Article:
With the official launch of The Family Way coming up on May 27, I thought I would share my Spotify playlist for the book (I shared one for Pluto a few months ago).
These are not songs that I listened to while writing the novel, rather songs that would help put me in the world of my characters. Sometimes, if I hadn’t worked on the manuscript for a while, I’d put it on to get back into things. Or I’d listen to it on walks or doing the dishes, trying to work out what might happen next in the story.
In all there are 48 songs on the playlist, but below are ten that hold particular meaning.
“Little Bird” by Annie Lennox
The Family Way is a long book, and my editor wanted me to break it up into three parts. I liked that idea but wanted to give each section a title. I had the idea to name each part after a song. Annie Lennox is referenced at one point in the novel. She is one of the artists that Michael has discovered in his gay education. She definitely was part of mine. Her albums Diva and Medusa were such important albums for me in my development as a young gay man, and a song like “Little Bird” perfectly captures the spirit of Michael’s story.
“500 (Shake Baby Shake)” by Lush
This song is about the Fiat 500 subcompact car. It’s a great, fun pop song that my partner Greg and I turn up every time it comes on in our house. Although Miki Berenyi is singing about a car, she might as well also be singing about a lover, which is often how people feel about their cars. In the novel, Michael is obsessed with cars, particularly his old BMW he names “Baby.” I like how this song befuddles our feelings for animate and inanimate objects.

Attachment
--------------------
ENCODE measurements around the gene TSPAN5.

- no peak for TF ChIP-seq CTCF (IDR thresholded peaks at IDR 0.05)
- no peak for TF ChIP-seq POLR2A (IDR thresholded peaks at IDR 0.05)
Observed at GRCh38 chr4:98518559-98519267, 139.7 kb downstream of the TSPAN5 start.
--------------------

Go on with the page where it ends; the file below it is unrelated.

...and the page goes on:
“Drag” by Day Wave
This song sounds like summer to me and listening to Day Wave—along with The Drums—makes me think of long afternoons on the beach and bike rides in Provincetown. P-Town is an important location in the book, and my main character Paul does start to feel like a bit of a drag on holiday. Paul is the responsible one, while Michael is playful. I feel like this song captures Paul’s thoughts about himself in this regard—he knows he can be a drag sometimes, and does not want to be.
“Alan” by Perfume Genius
When I created the character of Alan, I didn’t know much about him. All I knew was that he was Paul’s former lover and that his name was Alan. Sometimes it’s like that with characters. There’s no other name for them. Fast-forward to me editing the book last year and discovering this song by queer musician Perfume Genius. It was kind of spooky because I feel like maybe he and I were channeling a parallel muse when writing our projects. To me, the song captures how Paul feels about his time with Alan in only a few lyrics and a haunting melody.
“The Thing About Things” by Amanda Palmer
Part Two opens with the title of this song by Amanda Palmer. Truth be told, I’m normally not a huge fan of lyrics. I often don’t even know what a song is about, preferring to daydream to melodies than understand words. But Palmer is such a gifted storyteller. I will sit down and listen to one of her eight-minute songs every time it comes on because she captures life’s moments so perfectly in them. I discovered this song late in the process of writing too, but I felt there was something here connected to what I was trying to say about the meaning we ascribe to the inanimate objects in our lives.